> To: ntb-html@egroups.com
                > Subject: Re: [NH] oh danny boy

                > > For anyone interested in JavaScript, the DOM etc .... You gotta get
                > > this. Hot of the pdf press, made for your printer , Danny Goodmans
                > > javaScript and browser Objects Quick reference (preview edition)
                > >
                > > ftp://ftp.dannyg.com/JSB4quickref.zip
                >
                > I rushed to download the thing, but then I saw that it was for IE4+,


                Hi Piotr
                It would pay to print the pdf document out to see what it does contain.

                It looks like Danny Goodman is going to update his excellent 'javascript
                bible' and this pdf file contains
                preview of a quick reference to 'javascript and Browser Objects'.
                In 12 printed pages it covers
                The core javascript langauge
                The original document object model
                The ie4+ object model
                The W3c DOM object model as implemented by ie5 and ns6

                IMHO ..This one handy free reference.


                > but as I read in Simon North's book on XML, IE5 has a different DOM
                > than IE4

                Ah this is a bit confusing

                ie4 introduced Dynamic HTML (DHTML) Object Model which is is implemented by
                Microsoft's HTML parsing and rendering engine (MSHTML).
                http://msdn.microsoft.com/workshop/browser/mshtml/mshtml.asp

                http://msdn.microsoft.com/workshop/browser/mshtml/reference/ifaces/Document2
                /document2.asp#mshtml_document2

                Ie5 introduces W3c DOM methods... The same upgraded engine (MSHTML) does the
                parsing for html documents(and this includes xhtml )
                http://msdn.microsoft.com/workshop/browser/mshtml/reference/ifaces/Document3
                /document3.asp#cpp_Iface_document3

                However with ie5 you can also parse XML. This involves a different parser ,
                The Microsoft XML Parser (MSXML). By instantiating this , you can apply DOM
                methods with the xml documents or document fragments.
                Since ie5 was released Ms has improved it's xml parser. This parser is now
                version 3 and has pretty much full w3c DOM compliance.
                As an aside , since xhtml documents are 'well formed' you can also parse
                these with the Microsoft XML Parser (MSXML).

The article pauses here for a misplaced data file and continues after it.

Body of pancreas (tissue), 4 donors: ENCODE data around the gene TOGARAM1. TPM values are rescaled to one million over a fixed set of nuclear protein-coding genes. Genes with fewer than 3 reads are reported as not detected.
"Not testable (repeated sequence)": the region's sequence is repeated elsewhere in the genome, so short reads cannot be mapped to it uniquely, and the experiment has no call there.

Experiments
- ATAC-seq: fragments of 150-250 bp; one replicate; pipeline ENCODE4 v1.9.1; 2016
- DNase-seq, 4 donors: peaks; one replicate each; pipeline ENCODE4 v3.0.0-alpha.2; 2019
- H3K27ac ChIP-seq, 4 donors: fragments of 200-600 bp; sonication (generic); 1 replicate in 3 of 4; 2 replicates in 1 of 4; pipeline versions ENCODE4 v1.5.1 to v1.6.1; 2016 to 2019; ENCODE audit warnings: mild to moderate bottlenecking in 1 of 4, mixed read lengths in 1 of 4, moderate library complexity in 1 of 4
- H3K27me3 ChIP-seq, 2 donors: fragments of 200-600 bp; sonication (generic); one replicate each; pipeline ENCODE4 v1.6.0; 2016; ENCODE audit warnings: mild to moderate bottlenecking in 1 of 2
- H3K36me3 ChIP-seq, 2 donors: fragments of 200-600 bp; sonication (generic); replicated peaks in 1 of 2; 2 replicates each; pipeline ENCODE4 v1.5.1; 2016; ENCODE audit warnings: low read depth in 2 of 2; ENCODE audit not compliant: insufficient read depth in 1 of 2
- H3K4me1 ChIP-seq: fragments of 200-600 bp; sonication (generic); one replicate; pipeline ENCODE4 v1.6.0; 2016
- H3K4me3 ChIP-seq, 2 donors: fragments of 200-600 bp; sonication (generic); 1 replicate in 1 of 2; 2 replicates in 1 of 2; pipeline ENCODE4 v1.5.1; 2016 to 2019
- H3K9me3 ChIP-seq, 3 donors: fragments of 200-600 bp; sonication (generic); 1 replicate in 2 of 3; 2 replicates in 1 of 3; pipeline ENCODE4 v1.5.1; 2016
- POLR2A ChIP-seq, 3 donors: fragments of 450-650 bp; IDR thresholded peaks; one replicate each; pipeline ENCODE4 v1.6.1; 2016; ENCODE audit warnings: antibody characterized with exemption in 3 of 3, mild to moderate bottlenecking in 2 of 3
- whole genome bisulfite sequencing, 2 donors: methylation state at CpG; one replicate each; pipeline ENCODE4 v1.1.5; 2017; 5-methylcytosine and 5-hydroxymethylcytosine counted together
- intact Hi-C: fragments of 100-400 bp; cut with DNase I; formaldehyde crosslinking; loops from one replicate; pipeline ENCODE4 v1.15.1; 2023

> Anything on IE5 out there, except from W3C?

                Wrox has a couple of books out.
                One on ie5 and dynamic html.(IMHO .not very good)
                One on ie5 and xml. (ok)

                You also might find interesting

                http://msdn.microsoft.com/workshop/author/dom/domoverview.asp

                from a ns6 DOM point of view, an article I thought was pretty good was
                http://www.scottandrew.com/index.php?dom/index.html
              • Piotr Bienkowski
                Hi Grant ... I m gonna do that. But all page headers I looked at read IE4+ so I assumed it applied to IE4 Thanks for helpful links. Regards, Piotr Bieñkowski
                Message 7 of 8 , Dec 11, 2000
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                  Hi Grant

                  > Hi Piotr
                  > It would pay to print the pdf document out to see what it does
                  > contain.

                  I'm gonna do that. But all page headers I looked at read IE4+ so I
                  assumed it applied to IE4

                  Thanks for helpful links.

                  Regards,

                  Piotr Bieńkowski
                • Piotr Bienkowski
                  Hi Grant, ... I succeeded in invoking this parser from VBA to print portions of an XML file to a Word document and in VBScript in MSIE (the latter script does
                  Message 8 of 8 , Dec 12, 2000
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                    Hi Grant,

                    > Ms has improved it's xml parser. This parser is now version 3
                    > and has pretty much full w3c DOM compliance. As an aside , since xhtml
                    > documents are 'well formed' you can also parse these with the
                    > Microsoft XML Parser (MSXML).

                    I succeeded in invoking this parser from VBA to print portions of an
                    XML file to a Word document
                    and in VBScript in MSIE (the latter script does not even need a Dim
                    and Set statements for it to work, but for the life of me, I can't
                    invoke it from Javascript to make it work in NS6 for example. or
                    maybe NS6 has its own dll for that?

                    Any clues? Will appreciate. Here's how I did it in MSIE

                    <HTML>
                    <BODY>
                    <XML ID="mt" src="mt.xml"></XML>
                    <SCRIPT LANGUAGE="VBScript">
                    plik = mt.documentElement.childNodes(1).childNodes.Length
                    plik = plik - 1
                    For abc = 1 To plik
                    verse = mt.documentElement.childNodes(1).childNodes(abc).Text
                    document.write("<BR>")
                    document.write(verse)
                    Next
                    </SCRIPT>
                    </BODY>
                    </HTML>